AT&T disclosed Friday that hackers had downloaded phone call and text message records belonging to "nearly all" the telecom giant's wireless customers at various times between May 2022 and early last year, although the company stressed that the breached data did not include the contents of these communications or appear to be publicly available.

  • July 12, 2024

    CFTC, DOJ Convene 'Pig Butchering' Working Group

    The U.S. Commodity Futures Trading Commission and a U.S. Department of Justice cryptocurrency enforcement team have convened a working group focused on crypto fraud scams known as "pig butchering" schemes, joining forces with officials from more than 15 federal agencies.

  • July 11, 2024

    Sens. Say AI Fuels Need For Data Privacy Law But Fail To Act

    Members of a key U.S. Senate committee Thursday largely agreed that companies' growing efforts to amass private information to fuel artificial intelligence technologies are accelerating the need for a federal data privacy framework, but they failed to make progress on a bipartisan proposal opposed by the committee's top Republican.

  • July 11, 2024

    Sens. Pitch COPIED Act To Fight AI-Content, Empower Artists

    A bipartisan group of U.S. senators introduced legislation dubbed the COPIED Act on Thursday to fight the growth of AI-generated "deepfakes," proposing a framework that would give journalists and artists control over their work via a watermarking process and allow them to sue those who use their work without permission.

  • July 11, 2024

    TikTok's Bid For Users' Device Data Found Overbroad

    A California federal magistrate judge overseeing discovery in multidistrict litigation over claims that social media is addictive denied TikTok's request Thursday for "full" forensic images of all personal devices bellwether plaintiffs used to access its platform, telling defense counsel that he's concerned about the "overbreadth" of the request and privacy issues.

  • July 11, 2024

    Customers Want Domino's Kept In BIPA Voiceprint Suit

    Domino's Pizza customers told an Illinois federal judge Wednesday that the chain's corporate parent should face their lawsuit over the state's biometric privacy law, saying Domino's can't shield itself given the "unusually high degree of control" it has over the subsidiaries that ultimately own the restaurants they ordered from.

  • July 11, 2024

    Attys Say Milberg Must Pay For Fraud In Visa, Mastercard MDL

    Class counsel representing plaintiffs in long-running multidistrict litigation accusing Visa and Mastercard of charging improper merchant fees have called for sanctions against Milberg Coleman Bryson Phillips Grossman LLC, laying out arguments for a fee reimbursement after the firm admitted to mistakenly registering fraudulent clients.

  • July 11, 2024

    IP Forecast: Napa Winery's Ex-Atty Wants Another Trial

    A Texas lawyer plans to tell an appeals court why he should receive another trial in a trademark case from a Napa Valley winery, a former client that he claims sold off a "wildly successful California cult wine" out from under him.

  • July 11, 2024

    Media Matters Fights Texas AG's Bid To Revive X Probe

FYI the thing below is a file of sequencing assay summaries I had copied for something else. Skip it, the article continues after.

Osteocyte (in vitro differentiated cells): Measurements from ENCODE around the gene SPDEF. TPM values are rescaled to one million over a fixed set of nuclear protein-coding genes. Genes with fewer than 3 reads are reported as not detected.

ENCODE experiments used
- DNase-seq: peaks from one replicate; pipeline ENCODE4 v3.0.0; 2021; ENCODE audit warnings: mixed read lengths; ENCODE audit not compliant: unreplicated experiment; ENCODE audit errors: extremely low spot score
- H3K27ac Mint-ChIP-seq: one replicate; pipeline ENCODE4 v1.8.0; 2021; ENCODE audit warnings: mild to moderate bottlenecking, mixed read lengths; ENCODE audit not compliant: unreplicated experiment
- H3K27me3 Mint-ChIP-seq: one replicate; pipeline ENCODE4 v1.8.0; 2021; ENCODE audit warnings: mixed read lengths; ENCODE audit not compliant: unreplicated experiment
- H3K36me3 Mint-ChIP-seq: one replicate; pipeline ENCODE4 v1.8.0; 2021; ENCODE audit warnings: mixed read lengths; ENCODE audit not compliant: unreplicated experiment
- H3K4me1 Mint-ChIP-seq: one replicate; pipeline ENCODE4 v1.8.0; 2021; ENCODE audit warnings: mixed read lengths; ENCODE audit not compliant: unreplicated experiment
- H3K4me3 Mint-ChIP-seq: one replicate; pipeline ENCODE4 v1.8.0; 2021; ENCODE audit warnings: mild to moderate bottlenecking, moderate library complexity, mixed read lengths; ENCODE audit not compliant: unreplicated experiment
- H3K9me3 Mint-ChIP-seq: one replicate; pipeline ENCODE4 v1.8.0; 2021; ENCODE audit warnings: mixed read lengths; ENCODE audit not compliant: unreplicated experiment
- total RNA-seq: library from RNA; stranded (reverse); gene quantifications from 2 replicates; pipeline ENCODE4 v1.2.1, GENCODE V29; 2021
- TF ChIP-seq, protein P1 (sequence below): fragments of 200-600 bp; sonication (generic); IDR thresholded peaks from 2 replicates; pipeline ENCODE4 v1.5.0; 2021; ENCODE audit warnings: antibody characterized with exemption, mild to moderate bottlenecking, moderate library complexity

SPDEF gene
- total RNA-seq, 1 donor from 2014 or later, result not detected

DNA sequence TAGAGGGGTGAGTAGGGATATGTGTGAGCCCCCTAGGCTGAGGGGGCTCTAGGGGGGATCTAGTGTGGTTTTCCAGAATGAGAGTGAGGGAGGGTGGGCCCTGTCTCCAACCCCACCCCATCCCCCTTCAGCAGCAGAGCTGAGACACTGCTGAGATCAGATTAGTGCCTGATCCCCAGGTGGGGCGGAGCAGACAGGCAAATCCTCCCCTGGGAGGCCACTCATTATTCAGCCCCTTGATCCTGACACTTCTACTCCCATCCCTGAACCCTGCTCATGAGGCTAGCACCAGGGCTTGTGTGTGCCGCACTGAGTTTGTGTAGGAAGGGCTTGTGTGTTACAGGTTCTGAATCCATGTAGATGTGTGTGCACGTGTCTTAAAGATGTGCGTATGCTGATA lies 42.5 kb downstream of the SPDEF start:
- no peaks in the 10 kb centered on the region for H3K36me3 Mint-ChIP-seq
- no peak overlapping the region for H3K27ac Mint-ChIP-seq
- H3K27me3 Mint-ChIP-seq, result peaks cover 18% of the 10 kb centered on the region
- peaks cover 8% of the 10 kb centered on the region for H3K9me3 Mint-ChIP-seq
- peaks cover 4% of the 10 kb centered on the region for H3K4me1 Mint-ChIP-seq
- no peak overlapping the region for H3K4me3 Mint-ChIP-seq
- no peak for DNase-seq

Media Matters for America is urging the D.C. Circuit to keep intact a court order prohibiting Texas Attorney General Ken Paxton from investigating the media watchdog over its reporting about the social media platform X, asserting that the D.C. courts are the correct place to litigate the "retaliatory" probe.

  • July 11, 2024

    Top Atty At Army Center Of Military History Joins Shook Hardy

    The former chief counsel for the U.S. Army Center of Military History has joined Shook Hardy & Bacon LLP as co-chair of the firm's growing art law practice, the firm announced Thursday.

  • July 11, 2024

    Consumer Groups Get EU Court's OK To Bring Data Claims

    Representative organizations can bring privacy litigation for individuals if the organizations can prove a breach resulted from the processing of personal data, the European Union's top court ruled Thursday in tech giant Meta's dispute with a German consumer rights body.

Expert Analysis

  • A Midyear Forecast: Tailwinds Expected For Atty Hourly Rates

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    Hourly rates for partners, associates and support staff continued to rise in the first half of this year, and this growth shows no signs of slowing for the rest of 2024 and into next year, driven in part by the return of mergers and acquisitions and the widespread adoption of artificial intelligence, says Chuck Chandler at Valeo Partners.

  • Mitigating Risks Amid 10-Year Sanctions Enforcement Window

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    In response to recent legislation, which doubles the statute of limitations for actions related to certain U.S. sanctions and provides regulators greater opportunity to investigate possible violations, companies should take specific steps to account for the increased civil and criminal enforcement risk, say attorneys at Freshfields.

  • M&A In The AI Era: Key Deal Terms To Watch

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    As the artificial intelligence market matures, so will due diligence needs, as M&A deals aimed at consolidation and new synergies raise unique legal and regulatory challenges, including potential antitrust and national security reviews, say attorneys at Skadden.